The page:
Friday, January 17, 2003

FYI, Diana Moon has returned to blogging, at her original address.
Ginger Stampley has an entry up about why she's not blogging about politics as much, since restarting her blog --- nothing much is changing. The Democrats are still out of power, Dubya and co. are still building up for a war on Iraq, the purpose of which they have yet to clearly articulate, and they're trying to rush through tax cuts which are absurdly slanted towards the rich. (Well, she missed that last one, but it goes just as well to prove the point).

My own reaction to the whole thing was to consider going into reruns. There's some stuff I wrote a few months ago which seems at least as applicable now as it was when it was written --- this piece, for instance, on the incoherence of Dubya's arguments for war (including, by the way, an early hint from the since-fired Larry Lindsey about grabbing Iraqi oil), or this one about the social philosophy of our current ruling party, such as it is (more plainly so after the new dividend tax proposal), and the fecklessness of Democrats in actually opposing it. If I were writing them now, the hooks would be different, but the substance could well be the same.

And it would certainly help me kick up the posting volume...

But there is change in Washington, every once in a while. Take the case of Charlotte Beers --- a legendary ad exec, though (according to some profiles I've read) more for her managerial talent than for her own personal marketing savvy. But when, after Sept. 11th, Dubya and co. realized that the United States was unpopular enough in the Muslim world for it to be a real problem, she got tapped to be "Undersecretary of State for Public Diplomacy", a job which more or less amounted to being the government's in-house adman.

After a rough start, featuring some notably tin-eared interviews in which she described the United States as "a great brand", she eventually produced a series of commercials for broadcast in Arab government media which featured American Muslims talking about their lives here. The campaign was widely derided for ignoring the real concerns of Muslims living abroad --- what American foreign policy is doing to them --- and the state-sponsored media of many Arab countries just refused to run it.

Now, with remarkably little fanfare, it's been cancelled. That's a pointer to an Ad Age squib; there's a Wall Street Journal article which I read in print which gives a little more detail, particularly about the trouble that the government had even getting the ads to run. Ms. Beers was apparently unavailable for comment.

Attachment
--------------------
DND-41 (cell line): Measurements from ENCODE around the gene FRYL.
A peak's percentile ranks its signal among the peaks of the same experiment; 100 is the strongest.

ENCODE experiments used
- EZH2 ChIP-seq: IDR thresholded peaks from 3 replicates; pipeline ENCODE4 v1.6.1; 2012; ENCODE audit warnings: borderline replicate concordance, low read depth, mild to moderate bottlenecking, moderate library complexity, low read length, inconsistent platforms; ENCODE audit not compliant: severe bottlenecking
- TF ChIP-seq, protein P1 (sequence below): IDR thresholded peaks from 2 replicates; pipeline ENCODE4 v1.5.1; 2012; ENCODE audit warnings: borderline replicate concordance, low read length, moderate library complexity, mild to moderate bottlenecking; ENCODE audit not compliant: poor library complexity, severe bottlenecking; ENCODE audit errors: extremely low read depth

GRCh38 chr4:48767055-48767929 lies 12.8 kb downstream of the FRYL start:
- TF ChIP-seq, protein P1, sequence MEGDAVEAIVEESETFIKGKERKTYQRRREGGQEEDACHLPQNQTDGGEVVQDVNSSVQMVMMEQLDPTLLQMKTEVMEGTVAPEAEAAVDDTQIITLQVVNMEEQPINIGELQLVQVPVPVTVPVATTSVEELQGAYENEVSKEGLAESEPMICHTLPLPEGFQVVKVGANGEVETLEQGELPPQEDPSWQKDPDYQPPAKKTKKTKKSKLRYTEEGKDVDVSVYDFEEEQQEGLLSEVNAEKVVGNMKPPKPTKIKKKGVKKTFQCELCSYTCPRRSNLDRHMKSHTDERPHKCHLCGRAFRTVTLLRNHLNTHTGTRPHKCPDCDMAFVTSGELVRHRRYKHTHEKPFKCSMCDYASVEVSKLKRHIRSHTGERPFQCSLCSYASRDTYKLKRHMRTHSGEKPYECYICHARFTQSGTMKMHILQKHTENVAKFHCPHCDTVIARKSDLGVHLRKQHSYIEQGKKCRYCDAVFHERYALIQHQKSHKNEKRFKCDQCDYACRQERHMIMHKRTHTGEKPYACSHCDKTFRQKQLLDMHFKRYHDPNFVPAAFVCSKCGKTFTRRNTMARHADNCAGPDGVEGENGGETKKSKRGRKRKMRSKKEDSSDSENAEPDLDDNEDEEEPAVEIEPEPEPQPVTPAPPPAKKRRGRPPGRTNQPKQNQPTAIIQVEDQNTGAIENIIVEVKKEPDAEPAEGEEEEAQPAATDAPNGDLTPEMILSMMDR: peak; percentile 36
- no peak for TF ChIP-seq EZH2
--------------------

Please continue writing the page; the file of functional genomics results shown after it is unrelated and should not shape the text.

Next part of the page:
Thursday, January 16, 2003

I seem to be turning into a lefty SmarterTimes lately. Put it down to pressure and time constraints. Grumpf.

That said, Safire's column today is a remarkable piece of work. Let's start with this:

The new, freely elected government in Ankara, with roots more Islamic than secular, is waffling about joining President Bush's "coalition of the willing" against Iraq. The old Turkish power structure --- the nation's military leadership and governmental establishment, which previously called the shots --- is laying back to show Europeans how sensitive to public opinion Turkey has become.

That public opinion is neither as pro-Saddam nor anti-U.S. as recent polls report it to be. When asked, "Are you for war?" of course the answer 9 times out of 10 will be "No," but if asked, "Are you for the overthrow of Saddam?" Turkish friends tell me the answer would be much more sharply divided.

So, Safire suggests tossing actual polls in favor of his own poll, based on a statistically sound random selection from among the Turks in his rolodex. So, let's try to take him at his word, and suppose that the latter procedure actually does yield a sounder result. I think a formal poll of the demonstrators at an American anti-war rally would show a strong positive response to the question "are you for the overthrow of Saddam?" --- provided it was achieved peaceably; even better if it didn't result in American support of a regime with a different face and the same basic policies (a likely result of an indigenous coup, given who makes up the current Iraqi power structure). But that doesn't mean support for that result achieved by war.